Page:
Proposed reforms will make costs of Scottish civil litigation "more predictable", says government

Out-Law News | 04 Jun 2014 | 3:44 pm | 3 min. read

Proposed reforms to the way in which civil litigation in Scotland is funded will "improve access to justice" by making the costs of court action more predictable, the Scottish government has said.

It will act on a number of the recommendations for reform proposed by Sheriff Principal Taylor in his review of civil litigation expenses and funding, it has announced. Among the measures that it plans to adopt is the introduction of damages-based agreements (DBAs) and qualified one-way costs shifting (QOCS), as well as new rules for speculative fee agreements.

"Having considered Sheriff Principal Taylor's recommendations, I am convinced that they will go a long way to making the Scottish civil litigation system much more accessible to the people of Scotland," said Kenny MacAskill, the Scottish justice secretary. "The current situation where the unpredictability of costs represents a barrier to justice is not acceptable."

"These improvements are part of a much wider series of reforms to our justice system to make it more effective and efficient for all parties involved, and ensure that disputes are resolved fairly and swiftly," he said.

Litigation expert Craig Connal QC of Pinsent Masons, the law firm behind, said that although the proposals could be seen as "good news for lawyers" as they seem to have been designed to increase litigation; they were "not such good news for the commercial world for precisely the same reason".

"It is perhaps unfortunate that none of the Scottish government's headline messages attack what some call a 'litigation culture'," he said.

"There is undoubtedly a risk that there proposals could result in a step towards a US-style system, where many believe cases are run by lawyers for lawyers. Care will be needed not to import the worst features of that jurisdiction. Likewise, a system which benefits from being relatively straightforward with a focus on the merits not the rules, and the dispute not the costs, will not want to lurch in the opposite direction," he said.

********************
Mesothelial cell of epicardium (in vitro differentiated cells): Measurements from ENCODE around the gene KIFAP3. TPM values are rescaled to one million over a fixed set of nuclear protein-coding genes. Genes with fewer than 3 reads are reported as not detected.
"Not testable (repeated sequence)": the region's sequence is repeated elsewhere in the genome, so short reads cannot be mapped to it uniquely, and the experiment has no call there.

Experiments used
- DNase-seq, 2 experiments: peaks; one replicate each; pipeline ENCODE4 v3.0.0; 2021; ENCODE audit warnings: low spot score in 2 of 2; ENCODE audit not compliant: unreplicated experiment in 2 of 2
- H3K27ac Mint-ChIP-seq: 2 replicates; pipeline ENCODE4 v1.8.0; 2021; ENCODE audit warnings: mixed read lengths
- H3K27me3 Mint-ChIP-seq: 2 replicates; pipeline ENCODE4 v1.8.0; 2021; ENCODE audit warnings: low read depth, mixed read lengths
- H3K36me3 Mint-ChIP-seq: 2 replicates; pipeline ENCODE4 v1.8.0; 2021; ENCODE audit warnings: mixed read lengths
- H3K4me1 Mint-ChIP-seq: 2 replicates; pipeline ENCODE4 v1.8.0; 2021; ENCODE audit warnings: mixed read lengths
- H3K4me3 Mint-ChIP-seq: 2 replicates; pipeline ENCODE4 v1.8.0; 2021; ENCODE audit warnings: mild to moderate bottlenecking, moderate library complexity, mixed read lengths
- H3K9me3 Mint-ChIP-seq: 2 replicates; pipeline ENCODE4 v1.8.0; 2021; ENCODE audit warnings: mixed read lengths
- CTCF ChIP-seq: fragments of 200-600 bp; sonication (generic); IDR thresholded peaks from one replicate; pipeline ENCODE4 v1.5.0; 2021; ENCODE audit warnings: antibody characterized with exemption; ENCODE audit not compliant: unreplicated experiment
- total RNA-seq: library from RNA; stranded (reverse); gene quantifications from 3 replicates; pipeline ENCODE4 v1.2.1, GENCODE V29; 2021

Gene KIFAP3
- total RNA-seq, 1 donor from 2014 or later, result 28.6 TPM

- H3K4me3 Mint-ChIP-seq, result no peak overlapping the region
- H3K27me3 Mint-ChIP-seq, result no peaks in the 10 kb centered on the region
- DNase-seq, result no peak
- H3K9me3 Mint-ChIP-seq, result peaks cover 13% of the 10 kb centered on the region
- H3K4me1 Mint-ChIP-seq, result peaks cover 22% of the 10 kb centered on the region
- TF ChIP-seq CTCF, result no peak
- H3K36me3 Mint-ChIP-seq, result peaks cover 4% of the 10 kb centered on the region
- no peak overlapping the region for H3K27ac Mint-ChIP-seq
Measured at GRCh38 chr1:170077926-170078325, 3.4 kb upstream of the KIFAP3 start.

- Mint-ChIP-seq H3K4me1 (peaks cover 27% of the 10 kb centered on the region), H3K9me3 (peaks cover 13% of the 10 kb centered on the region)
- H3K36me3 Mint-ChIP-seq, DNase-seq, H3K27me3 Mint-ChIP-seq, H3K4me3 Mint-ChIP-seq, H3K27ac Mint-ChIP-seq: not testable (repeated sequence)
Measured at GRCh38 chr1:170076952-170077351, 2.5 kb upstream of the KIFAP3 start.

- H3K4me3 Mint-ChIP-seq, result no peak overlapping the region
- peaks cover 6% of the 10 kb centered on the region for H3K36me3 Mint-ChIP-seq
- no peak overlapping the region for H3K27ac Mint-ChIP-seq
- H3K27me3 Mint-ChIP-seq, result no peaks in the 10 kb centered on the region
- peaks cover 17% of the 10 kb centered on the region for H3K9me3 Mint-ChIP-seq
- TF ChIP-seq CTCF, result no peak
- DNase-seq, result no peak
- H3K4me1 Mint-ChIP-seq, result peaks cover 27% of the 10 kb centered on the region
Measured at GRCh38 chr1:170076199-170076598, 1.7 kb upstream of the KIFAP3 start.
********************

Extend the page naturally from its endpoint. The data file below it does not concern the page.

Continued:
The Taylor Review was commissioned in March 2011, following a similar exercise conducted in England and Wales by Lord Justice Jackson. Sheriff Principal Taylor's final report was published in September, and included 85 recommendations for radical and substantial changes to the current system.

In response, the Scottish government said that although it accepted all of the recommendations "in principle", they should be taken forward "incrementally" as part of its programme of justice reform. In particular the Courts Reform (Scotland) Bill, which is currently before the Scottish parliament, would give the sheriff courts exclusive jurisdiction over claims below £150,000 in value, amongst other reforms aimed at increasing the "effectiveness and efficiency" of the Scottish civil courts.

Many of the proposed changes in relation to funding and expenses will have to be taken forward by the Scottish Civil Justice Council (SCJC) through changes to court rules. However, the Scottish government intends to legislate to ensure that the SCJC has sufficient powers to do so and to "work with other partners to support the wider delivery of the reforms". In particular it has accepted the need for enforceable DBAs between solicitors and their clients, through which fees would be calculated as a percentage of the damages recovered. This percentage would be capped depending on the type of case and the value of the damages awarded. DBAs would be permitted in monetary actions other than family cases.

The same caps would apply to new rules governing speculative fee agreements, another type of 'no win no fee' arrangement which has been enforceable in Scotland since the 1990s. Under a speculative fee agreement a client is only required to pay legal fees if the litigation is successful, with an enhanced fee usually charged in the event of success. However, neither speculative fee agreements nor DBAs provide automatic protection against liability for the winning party's expenses.

Unlike in England and Wales, in Scotland the government does not intend to prevent solicitors from retaining judicial expenses in addition to the agreed success fee when a DBA or speculative fee agreement is used. This would "encourage solicitors to offer damages based agreements in lower value cases", it said in its response. It would also build a number of as yet unspecified "protections for the public" into the new system as well as the caps, following further discussions with the legal profession and consumer groups, it said.

The Scottish government has also accepted the need for the introduction of some form of QOCS in personal injury cases, meaning that the party bringing a personal injury claim would not generally run the risk of having to pay the other side's legal expenses if the court action fails. It will consider its response to the recommendations on before the event (BTE) insurance separately and liaise with the UK government if change is appropriate, as insurance is a reserved matter, according to the response.

In line with Sheriff Principal Taylor's recommendation, the Scottish government does not intend to ban referral fees, as happens now in England and Wales. Instead it will introduce "safeguards to address concerns about legal work being sold to the highest bidder with no reference to quality and unacceptable advertising" following further discussions with the legal profession. It is also giving "separate consideration" to new rules for claims management companies, according to its response. Referral fees are fees payable by solicitors to insurers, case management companies and others in return for cases being passed to them.

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